Born 1975, Melbourne, Victoria
Lives Canberra, ACT
Simon Cottrell works almost exclusively in Monel 400, a nickel alloy beloved by jewellers and spectacle-makers for its strength and adaptability. Originally patented in the United States in 1906, Monel has been used in aircraft and rocket bodies, marine valves and pumps, and for chemical processing. Monel is also resistant to wear. Its stringent elegance speaks to the material’s origins in advanced manufacturing technology and there is an echo of this functional history in Cottrell’s tubular forms: many sit within the Modernist imagery of industrialization, some recalling the splendid solid mechanical bodies of the early-twentieth century French painter Fernand Léger.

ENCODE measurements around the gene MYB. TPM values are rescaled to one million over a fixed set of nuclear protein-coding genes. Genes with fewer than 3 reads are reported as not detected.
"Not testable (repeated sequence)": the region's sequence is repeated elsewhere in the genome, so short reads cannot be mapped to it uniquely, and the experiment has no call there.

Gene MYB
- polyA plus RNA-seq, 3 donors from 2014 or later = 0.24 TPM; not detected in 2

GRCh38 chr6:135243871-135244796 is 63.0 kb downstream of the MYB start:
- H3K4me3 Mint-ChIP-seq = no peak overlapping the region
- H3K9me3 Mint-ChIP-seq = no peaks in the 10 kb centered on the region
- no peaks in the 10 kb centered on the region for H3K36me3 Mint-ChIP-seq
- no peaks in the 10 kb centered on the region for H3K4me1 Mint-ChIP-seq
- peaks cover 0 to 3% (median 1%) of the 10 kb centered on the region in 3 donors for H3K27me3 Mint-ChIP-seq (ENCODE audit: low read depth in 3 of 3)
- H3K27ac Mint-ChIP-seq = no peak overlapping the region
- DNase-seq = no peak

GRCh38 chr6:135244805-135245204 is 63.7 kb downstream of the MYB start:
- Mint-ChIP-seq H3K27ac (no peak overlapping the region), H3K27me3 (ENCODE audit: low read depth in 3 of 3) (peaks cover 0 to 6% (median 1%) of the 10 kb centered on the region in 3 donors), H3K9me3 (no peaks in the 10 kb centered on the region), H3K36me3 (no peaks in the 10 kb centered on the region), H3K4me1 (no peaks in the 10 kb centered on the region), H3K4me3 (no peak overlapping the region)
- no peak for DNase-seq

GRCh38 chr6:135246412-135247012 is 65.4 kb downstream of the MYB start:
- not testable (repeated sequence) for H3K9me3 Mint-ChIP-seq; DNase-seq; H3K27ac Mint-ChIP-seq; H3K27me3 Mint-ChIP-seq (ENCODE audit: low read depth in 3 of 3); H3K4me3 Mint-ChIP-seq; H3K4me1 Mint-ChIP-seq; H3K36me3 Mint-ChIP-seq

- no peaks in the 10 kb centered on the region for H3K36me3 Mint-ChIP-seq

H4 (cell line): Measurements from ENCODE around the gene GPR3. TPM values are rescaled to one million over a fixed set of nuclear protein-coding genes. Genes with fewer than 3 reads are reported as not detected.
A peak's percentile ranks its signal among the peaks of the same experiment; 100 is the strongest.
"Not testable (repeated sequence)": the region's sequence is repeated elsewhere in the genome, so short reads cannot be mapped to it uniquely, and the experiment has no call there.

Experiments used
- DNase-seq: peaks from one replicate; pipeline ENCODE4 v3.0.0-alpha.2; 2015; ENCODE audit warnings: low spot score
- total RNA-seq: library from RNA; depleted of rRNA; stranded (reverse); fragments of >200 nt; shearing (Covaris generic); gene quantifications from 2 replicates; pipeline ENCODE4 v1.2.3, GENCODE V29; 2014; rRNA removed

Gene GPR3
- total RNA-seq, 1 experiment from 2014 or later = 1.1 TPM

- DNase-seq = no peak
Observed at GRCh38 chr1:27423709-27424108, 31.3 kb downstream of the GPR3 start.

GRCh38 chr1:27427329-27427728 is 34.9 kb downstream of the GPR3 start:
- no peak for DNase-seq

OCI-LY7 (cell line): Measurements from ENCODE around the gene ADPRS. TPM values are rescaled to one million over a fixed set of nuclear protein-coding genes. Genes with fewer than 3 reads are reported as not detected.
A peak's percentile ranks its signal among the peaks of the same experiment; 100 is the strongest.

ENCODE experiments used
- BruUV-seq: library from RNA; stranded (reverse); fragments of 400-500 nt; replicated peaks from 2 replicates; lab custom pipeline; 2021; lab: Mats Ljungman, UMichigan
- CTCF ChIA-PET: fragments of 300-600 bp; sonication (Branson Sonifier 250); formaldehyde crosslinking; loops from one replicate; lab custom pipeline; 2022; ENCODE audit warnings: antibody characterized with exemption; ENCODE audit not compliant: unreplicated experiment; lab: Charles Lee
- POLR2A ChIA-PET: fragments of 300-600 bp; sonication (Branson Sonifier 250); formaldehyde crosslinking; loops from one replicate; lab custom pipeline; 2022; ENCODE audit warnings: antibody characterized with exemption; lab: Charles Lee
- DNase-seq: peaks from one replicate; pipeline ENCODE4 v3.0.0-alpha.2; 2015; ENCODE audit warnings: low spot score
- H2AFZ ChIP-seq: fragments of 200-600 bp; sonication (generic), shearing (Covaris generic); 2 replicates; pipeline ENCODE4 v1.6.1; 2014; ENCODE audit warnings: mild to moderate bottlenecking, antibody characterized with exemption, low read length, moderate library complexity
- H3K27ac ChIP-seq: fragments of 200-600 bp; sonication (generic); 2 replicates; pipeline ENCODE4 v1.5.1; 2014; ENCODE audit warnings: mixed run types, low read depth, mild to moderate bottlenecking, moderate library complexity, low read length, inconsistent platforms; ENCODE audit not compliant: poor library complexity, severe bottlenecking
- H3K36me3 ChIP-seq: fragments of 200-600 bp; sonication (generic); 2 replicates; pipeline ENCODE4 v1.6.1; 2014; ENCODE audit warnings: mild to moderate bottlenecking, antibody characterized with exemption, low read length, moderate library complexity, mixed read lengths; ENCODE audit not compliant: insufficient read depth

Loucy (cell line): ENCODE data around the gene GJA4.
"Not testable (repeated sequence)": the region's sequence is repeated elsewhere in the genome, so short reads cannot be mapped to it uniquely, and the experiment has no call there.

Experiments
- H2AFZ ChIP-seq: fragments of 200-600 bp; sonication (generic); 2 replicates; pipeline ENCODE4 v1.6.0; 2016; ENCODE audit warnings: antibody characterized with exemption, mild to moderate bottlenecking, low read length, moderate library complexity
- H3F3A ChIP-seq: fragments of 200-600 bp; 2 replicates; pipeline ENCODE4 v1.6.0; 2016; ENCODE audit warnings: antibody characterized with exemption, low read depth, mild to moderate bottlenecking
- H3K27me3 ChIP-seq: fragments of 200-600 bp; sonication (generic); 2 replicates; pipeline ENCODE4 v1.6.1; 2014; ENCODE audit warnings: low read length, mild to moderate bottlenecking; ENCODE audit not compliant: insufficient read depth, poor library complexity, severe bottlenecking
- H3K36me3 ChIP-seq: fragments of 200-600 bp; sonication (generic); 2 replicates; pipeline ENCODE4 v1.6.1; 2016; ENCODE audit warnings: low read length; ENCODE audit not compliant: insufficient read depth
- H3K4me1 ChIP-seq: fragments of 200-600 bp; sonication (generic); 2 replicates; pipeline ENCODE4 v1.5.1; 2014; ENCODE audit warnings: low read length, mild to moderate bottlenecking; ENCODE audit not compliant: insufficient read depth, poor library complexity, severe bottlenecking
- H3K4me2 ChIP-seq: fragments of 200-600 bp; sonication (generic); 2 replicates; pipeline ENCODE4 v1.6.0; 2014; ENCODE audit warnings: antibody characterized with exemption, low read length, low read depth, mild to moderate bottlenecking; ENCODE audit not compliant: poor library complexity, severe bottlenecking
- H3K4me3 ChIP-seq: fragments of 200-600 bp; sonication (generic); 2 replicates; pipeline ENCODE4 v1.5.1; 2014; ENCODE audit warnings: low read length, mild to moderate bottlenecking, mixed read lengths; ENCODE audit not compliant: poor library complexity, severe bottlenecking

Cottrell studied Gold and Silversmithing at RMIT University, achieving his Masters in 2010, and has exhibited both in Australia and overseas since 1996. He has taught at both RMIT University and Monash University in Melbourne, and in Singapore, New Zealand and the United States. He currently a Lecturer at the Australian National University’s Institute of the Arts in Canberra. Cottrell’s works are held in numerous private and public collections in Australia and internationally.
Monel is beautiful. It polishes up to exquisite soft greys, and its dense seductive surface quickly warms in the hand. It is perfect for Cottrell’s interests, which persistently circle around ambiguity. In brooches and pendants he employs a repertoire of simple forms that nevertheless multiply and tumble, advancing and retreating from each other.